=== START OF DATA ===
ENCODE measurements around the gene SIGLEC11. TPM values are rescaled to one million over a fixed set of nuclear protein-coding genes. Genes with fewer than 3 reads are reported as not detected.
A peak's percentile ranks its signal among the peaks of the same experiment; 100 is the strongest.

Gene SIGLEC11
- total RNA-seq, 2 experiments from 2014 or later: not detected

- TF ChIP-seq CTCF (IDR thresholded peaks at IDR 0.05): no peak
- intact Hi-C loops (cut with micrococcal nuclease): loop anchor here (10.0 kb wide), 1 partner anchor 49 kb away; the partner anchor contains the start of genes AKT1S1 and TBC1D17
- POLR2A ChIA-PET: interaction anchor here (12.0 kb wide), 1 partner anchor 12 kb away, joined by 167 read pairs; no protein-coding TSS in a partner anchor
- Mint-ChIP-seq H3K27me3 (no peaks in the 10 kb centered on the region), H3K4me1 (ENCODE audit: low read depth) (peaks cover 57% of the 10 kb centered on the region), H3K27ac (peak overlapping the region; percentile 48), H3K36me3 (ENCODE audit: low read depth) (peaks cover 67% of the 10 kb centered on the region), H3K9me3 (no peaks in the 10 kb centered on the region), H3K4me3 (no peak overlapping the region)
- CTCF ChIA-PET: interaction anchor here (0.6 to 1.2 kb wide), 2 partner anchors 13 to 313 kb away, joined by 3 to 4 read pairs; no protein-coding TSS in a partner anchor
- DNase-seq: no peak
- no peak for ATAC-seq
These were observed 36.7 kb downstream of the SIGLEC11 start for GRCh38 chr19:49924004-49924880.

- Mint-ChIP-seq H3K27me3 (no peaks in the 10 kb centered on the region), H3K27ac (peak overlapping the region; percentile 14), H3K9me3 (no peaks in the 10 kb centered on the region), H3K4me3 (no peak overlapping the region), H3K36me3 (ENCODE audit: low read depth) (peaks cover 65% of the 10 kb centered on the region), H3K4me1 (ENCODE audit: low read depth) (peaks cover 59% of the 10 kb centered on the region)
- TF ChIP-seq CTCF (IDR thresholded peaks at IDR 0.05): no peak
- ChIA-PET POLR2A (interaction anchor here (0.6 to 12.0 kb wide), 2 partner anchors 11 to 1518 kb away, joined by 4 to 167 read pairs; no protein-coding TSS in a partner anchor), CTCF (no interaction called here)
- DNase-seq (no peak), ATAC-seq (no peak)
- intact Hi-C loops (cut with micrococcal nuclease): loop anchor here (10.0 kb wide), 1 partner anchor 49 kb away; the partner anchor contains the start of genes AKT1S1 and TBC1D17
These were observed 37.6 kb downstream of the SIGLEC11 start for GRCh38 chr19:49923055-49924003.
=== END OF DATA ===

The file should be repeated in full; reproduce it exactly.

ENCODE measurements around the gene SIGLEC11. TPM values are rescaled to one million over a fixed set of nuclear protein-coding genes. Genes with fewer than 3 reads are reported as not detected.
A peak's percentile ranks its signal among the peaks of the same experiment; 100 is the strongest.

Gene SIGLEC11
- total RNA-seq, 2 experiments from 2014 or later: not detected

- TF ChIP-seq CTCF (IDR thresholded peaks at IDR 0.05): no peak
- intact Hi-C loops (cut with micrococcal nuclease): loop anchor here (10.0 kb wide), 1 partner anchor 49 kb away; the partner anchor contains the start of genes AKT1S1 and TBC1D17
- POLR2A ChIA-PET: interaction anchor here (12.0 kb wide), 1 partner anchor 12 kb away, joined by 167 read pairs; no protein-coding TSS in a partner anchor
- Mint-ChIP-seq H3K27me3 (no peaks in the 10 kb centered on the region), H3K4me1 (ENCODE audit: low read depth) (peaks cover 57% of the 10 kb centered on the region), H3K27ac (peak overlapping the region; percentile 48), H3K36me3 (ENCODE audit: low read depth) (peaks cover 67% of the 10 kb centered on the region), H3K9me3 (no peaks in the 10 kb centered on the region), H3K4me3 (no peak overlapping the region)
- CTCF ChIA-PET: interaction anchor here (0.6 to 1.2 kb wide), 2 partner anchors 13 to 313 kb away, joined by 3 to 4 read pairs; no protein-coding TSS in a partner anchor
- DNase-seq: no peak
- no peak for ATAC-seq
These were observed 36.7 kb downstream of the SIGLEC11 start for GRCh38 chr19:49924004-49924880.

- Mint-ChIP-seq H3K27me3 (no peaks in the 10 kb centered on the region), H3K27ac (peak overlapping the region; percentile 14), H3K9me3 (no peaks in the 10 kb centered on the region), H3K4me3 (no peak overlapping the region), H3K36me3 (ENCODE audit: low read depth) (peaks cover 65% of the 10 kb centered on the region), H3K4me1 (ENCODE audit: low read depth) (peaks cover 59% of the 10 kb centered on the region)
- TF ChIP-seq CTCF (IDR thresholded peaks at IDR 0.05): no peak
- ChIA-PET POLR2A (interaction anchor here (0.6 to 12.0 kb wide), 2 partner anchors 11 to 1518 kb away, joined by 4 to 167 read pairs; no protein-coding TSS in a partner anchor), CTCF (no interaction called here)
- DNase-seq (no peak), ATAC-seq (no peak)
- intact Hi-C loops (cut with micrococcal nuclease): loop anchor here (10.0 kb wide), 1 partner anchor 49 kb away; the partner anchor contains the start of genes AKT1S1 and TBC1D17
These were observed 37.6 kb downstream of the SIGLEC11 start for GRCh38 chr19:49923055-49924003.